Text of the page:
In an interview Wednesday evening, Facebook (FB) CEO Mark Zuckerberg said that he had not seen a “meaningful number of people” delete their accounts with the social media giant in the few days since the bombshell report that Cambridge Analytica exploited the personal data from 50 million Facebook users.
Throughout its existence — which is in its second decade — Facebook took steps to integrate itself deeply in people’s lives in myriad ways, making severing ties with the service difficult.
Much of Facebook’s hold on its users has traditionally involved the network effect. If a person deleted Facebook, they would likely miss out on news from family and friends, miss out on event invites and more. (After years-long dalliances with focusing on news and video over user-generated content, which resulted in people posting less, Facebook brought the focus back to friends and family in January to get people hooked again.).
But aside from the personal angle, tech companies — that are not Facebook — make deleting oneself from the platform incredibly difficult, primarily because of Facebook-enabled logins.
Logging in via Facebook
Recognizing that people may not want to create different user accounts for every service or platform — and likely looking for another way to get data and keep a user hooked — Facebook, Google, and other tech companies began letting apps farm out their account system to the tech giants. You’ve seen the buttons: If you set up an account with Spotify or Pinterest, you might have been prompted to “Continue with Facebook” or “Log in with Facebook.”
For a consumer, the upside was instant access without going through a signup process (with a confirmation email, doubtless) and login credentials were with a powerful tech giant and not a smaller tech company that might be more vulnerable. For a tech company, removing the speed bump of a signup or login process by outsourcing to Facebook meant fewer barriers to gaining a user. And they don’t have to worry about keeping your username and password secure. What this means for users is that in many cases, they granted these other apps access – as a sort of back-door way in – to their Facebook data.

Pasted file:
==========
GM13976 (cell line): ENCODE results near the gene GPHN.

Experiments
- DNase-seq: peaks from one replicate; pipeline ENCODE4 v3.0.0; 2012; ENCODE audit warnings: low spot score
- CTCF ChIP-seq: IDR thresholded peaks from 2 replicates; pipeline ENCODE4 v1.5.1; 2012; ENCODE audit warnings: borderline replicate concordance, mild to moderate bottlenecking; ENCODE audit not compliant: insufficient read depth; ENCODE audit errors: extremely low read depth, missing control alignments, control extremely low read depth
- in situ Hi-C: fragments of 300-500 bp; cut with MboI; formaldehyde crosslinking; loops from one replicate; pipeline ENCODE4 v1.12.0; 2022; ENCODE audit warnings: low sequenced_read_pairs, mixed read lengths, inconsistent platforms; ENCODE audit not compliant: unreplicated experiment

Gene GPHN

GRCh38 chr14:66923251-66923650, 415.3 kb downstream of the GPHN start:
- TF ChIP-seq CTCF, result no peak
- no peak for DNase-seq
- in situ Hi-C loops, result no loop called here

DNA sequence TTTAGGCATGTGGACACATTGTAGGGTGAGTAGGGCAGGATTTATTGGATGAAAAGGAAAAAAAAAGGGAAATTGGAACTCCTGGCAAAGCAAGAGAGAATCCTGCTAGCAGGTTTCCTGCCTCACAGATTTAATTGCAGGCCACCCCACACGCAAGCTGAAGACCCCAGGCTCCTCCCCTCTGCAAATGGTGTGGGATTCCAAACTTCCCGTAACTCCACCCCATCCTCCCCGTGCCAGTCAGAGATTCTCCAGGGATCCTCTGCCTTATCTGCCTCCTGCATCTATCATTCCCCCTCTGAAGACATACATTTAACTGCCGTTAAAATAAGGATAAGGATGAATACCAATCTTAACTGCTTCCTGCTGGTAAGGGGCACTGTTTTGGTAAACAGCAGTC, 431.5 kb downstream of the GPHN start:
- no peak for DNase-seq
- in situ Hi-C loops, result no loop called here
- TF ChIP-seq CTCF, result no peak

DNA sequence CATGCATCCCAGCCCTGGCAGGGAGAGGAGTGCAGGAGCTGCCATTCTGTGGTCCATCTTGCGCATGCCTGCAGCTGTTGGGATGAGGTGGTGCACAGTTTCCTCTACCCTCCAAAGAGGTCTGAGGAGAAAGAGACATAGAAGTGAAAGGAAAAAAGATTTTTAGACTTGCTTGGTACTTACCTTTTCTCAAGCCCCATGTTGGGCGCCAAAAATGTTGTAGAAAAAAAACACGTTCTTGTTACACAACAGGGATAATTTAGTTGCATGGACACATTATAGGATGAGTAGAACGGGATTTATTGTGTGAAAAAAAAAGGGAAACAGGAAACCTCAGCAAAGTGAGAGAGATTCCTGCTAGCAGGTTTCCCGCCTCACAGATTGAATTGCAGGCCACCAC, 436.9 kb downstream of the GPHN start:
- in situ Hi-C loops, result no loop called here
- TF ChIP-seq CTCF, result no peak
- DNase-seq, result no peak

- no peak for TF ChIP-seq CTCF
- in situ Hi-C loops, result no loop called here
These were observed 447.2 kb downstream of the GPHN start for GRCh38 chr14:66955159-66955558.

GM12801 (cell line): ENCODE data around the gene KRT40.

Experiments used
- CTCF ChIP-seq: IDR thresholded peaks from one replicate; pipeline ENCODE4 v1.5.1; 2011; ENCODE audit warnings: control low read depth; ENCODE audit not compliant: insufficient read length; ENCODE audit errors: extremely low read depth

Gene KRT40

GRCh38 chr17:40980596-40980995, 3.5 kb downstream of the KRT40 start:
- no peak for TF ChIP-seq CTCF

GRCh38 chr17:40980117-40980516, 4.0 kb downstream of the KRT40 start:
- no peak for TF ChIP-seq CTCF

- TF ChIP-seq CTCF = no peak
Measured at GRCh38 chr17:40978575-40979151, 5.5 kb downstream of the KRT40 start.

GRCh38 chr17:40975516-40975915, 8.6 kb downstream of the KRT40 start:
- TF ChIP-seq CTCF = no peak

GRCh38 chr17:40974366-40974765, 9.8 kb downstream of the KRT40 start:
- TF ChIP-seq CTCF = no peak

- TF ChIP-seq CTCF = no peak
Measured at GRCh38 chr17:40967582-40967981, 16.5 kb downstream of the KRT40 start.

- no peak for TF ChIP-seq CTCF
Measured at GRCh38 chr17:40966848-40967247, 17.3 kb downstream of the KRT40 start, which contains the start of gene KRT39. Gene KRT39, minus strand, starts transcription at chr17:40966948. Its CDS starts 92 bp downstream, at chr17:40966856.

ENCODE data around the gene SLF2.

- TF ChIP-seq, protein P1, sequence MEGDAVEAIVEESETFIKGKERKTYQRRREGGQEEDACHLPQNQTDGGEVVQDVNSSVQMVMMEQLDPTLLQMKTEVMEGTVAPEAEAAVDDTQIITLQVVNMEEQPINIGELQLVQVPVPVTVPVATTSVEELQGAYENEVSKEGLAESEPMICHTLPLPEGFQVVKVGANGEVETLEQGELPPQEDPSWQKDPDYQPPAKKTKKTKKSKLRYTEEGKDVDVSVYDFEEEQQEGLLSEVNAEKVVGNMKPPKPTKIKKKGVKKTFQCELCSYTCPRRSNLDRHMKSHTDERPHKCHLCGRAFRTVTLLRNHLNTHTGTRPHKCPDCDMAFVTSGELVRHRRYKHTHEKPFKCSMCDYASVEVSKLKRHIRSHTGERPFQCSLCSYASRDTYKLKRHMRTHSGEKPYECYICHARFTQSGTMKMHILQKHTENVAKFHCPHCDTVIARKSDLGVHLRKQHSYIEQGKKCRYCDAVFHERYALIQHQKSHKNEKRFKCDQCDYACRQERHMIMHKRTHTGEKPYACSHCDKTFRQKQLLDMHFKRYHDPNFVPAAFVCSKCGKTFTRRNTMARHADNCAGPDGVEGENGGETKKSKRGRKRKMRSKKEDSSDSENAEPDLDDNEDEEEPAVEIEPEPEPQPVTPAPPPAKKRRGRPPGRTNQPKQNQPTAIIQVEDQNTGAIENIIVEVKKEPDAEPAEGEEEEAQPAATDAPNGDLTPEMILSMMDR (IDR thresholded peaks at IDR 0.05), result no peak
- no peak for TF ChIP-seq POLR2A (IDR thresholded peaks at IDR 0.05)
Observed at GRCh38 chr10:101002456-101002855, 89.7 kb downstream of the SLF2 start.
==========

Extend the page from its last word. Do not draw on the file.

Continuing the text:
For some services (e.g. Spotify, Tinder) a person needed to have a Facebook account to even use them. But after a while, both companies changed policy and allowed logins via other means.
Unfortunately, this is for new users only.
A new account and emails with customer service
While you can now set up accounts without Facebook on many services, switching from a Facebook-enabled login to a user name and password system is a very difficult process.
Spotify’s website says that if you created your account with Facebook, “it’s not possible to disconnect from it. In this case, you need to switch to a new account.” You can get Spotify to transfer your playlists for you — a customer service rep can do this for you (you may need to tweet at them publicly) — but friends who follow you will not automatically follow the new account. It’s not an easy process.
In an email from the Washington Post, a spokesperson said that a subscriber who wants to change their login method from Facebook-enabled can do so, but they have to call customer support.
The dating app Tinder’s website says users can sign up via a phone number or Facebook, but that if you do both, you will have two accounts. If you registered through Facebook and delete your Facebook account, you’ll lose access to your Tinder account, the company says.
Some apps, however, understand that their users may not want to keep Facebook forever, or have the freedom to use the login method of their choice. Strava, a popular fitness tracking app and social network, detailed how to switch from a Facebook login to an email login in a post on its website. Quora allows users to create a password that’s emailed to their email connected to Facebook. Pinterest is much the same.
But for some Strava users, even that wasn’t so smooth, as the password recovery email — there were no passwords of course, since it was login via Facebook instead of a password — were sometimes sent to out-of-date email accounts Facebook had on file. Customer service had to step in.
A half-dozen companies Yahoo Finance reached out to did not indicate they would make it easier for users to change their login type, but many said their customer service department could handle requests.
Not having an automated way to do this is, of course, good for Facebook, as it’s a barb that keeps Facebook embedded in our lives. But should the #deleteFacebook calls increase, companies will likely take customer service out of the equation and finally make the process easier.